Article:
What are assets with beneficiary designations and how should they be treated?
One vital part of the estate planning process is making sure that assets with beneficiary designations are updated to be consistent with the other provisions of your estate planning documents. In general, this means that you want these assets to be distributed in a manner that is similar to how the other assets in your trust are distributed.
Assets with Beneficiary Designations
Generally, assets with beneficiary designations include life insurance policies, retirement accounts (such as IRAs and 401ks), as well as Pay-on-Death (aka "POD") accounts.
In cases where spouses are married, it is often beneficial to have each spouse name one another as the primary beneficiary of retirement accounts. This gives a spouse the chance to inherit the other spouse's retirement account and continue the tax-deferred growth of that asset. In this scenario, usually the couples' joint living trust will be named as the secondary beneficiary on the retirement account.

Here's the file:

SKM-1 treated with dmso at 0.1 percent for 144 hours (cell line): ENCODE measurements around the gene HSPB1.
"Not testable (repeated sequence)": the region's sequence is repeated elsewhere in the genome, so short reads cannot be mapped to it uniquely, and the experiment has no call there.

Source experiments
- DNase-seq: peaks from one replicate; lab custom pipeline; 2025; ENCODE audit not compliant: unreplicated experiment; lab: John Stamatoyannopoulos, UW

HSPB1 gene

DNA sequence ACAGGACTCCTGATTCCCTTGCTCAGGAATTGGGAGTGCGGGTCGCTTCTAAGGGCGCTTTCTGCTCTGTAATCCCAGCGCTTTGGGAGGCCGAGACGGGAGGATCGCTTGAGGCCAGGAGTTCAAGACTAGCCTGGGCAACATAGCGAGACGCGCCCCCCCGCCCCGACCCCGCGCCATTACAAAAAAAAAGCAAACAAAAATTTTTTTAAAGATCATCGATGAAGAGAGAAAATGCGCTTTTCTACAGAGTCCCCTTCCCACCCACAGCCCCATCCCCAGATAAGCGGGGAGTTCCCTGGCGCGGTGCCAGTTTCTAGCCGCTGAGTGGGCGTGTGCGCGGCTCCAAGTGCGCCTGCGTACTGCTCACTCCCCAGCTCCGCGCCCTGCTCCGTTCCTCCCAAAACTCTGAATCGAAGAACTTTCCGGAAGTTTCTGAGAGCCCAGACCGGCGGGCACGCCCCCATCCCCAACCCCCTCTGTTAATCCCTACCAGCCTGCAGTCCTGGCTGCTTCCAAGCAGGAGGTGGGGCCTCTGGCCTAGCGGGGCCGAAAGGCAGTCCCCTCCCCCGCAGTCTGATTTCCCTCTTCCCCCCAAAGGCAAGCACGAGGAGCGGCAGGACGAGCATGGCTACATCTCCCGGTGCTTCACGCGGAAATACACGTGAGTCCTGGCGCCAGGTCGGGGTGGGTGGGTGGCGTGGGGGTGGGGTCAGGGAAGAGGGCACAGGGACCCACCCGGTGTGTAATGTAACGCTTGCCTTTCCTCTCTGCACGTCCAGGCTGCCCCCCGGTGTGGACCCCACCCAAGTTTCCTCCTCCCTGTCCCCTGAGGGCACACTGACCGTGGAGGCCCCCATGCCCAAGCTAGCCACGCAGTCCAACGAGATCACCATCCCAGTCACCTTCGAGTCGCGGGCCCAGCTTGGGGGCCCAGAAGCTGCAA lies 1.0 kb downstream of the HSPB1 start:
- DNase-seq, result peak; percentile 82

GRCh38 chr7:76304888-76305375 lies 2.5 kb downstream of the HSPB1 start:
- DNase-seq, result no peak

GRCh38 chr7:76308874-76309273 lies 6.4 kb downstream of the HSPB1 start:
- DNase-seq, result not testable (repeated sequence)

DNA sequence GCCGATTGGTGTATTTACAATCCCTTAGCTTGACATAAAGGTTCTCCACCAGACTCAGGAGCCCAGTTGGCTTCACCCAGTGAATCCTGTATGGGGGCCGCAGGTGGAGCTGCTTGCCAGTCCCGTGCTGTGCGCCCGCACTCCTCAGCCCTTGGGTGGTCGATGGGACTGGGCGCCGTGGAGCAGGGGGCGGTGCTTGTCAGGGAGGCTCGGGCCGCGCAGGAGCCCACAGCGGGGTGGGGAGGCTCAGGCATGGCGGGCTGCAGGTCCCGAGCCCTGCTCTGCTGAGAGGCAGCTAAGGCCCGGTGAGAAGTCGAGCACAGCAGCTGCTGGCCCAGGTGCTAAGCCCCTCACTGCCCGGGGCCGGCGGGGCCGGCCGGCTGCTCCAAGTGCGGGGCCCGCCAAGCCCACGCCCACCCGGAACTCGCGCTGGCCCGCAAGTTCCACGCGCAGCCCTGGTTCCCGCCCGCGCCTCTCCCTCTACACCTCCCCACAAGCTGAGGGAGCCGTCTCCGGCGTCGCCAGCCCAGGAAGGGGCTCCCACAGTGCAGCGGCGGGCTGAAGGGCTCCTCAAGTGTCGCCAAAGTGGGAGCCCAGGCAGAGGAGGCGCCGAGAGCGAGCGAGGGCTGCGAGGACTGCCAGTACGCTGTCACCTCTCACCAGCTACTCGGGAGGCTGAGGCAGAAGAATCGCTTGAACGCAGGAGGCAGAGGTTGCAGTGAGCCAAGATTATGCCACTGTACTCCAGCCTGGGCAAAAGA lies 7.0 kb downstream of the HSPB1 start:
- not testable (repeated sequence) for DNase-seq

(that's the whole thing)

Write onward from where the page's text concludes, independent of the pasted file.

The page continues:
Naming Minors as Beneficiaries
If your plan calls for naming minors as beneficiaries, you will want to make sure that the forms provide that the money will be held in a custodial account (often called "CUTMA" accounts) until a certain specified age (usually between 18 and 25). Without having such a provision, it's possible that a special person has to be appointed by a Court to receive and account for the money.
For some of you, especially those of you who have been diligent in contributing towards your retirement accounts, these types of assets can represent a significant portion of your assets. By planning properly, you not only ensure that the proper people receive these assets, but also significantly reduce potential tax consequences.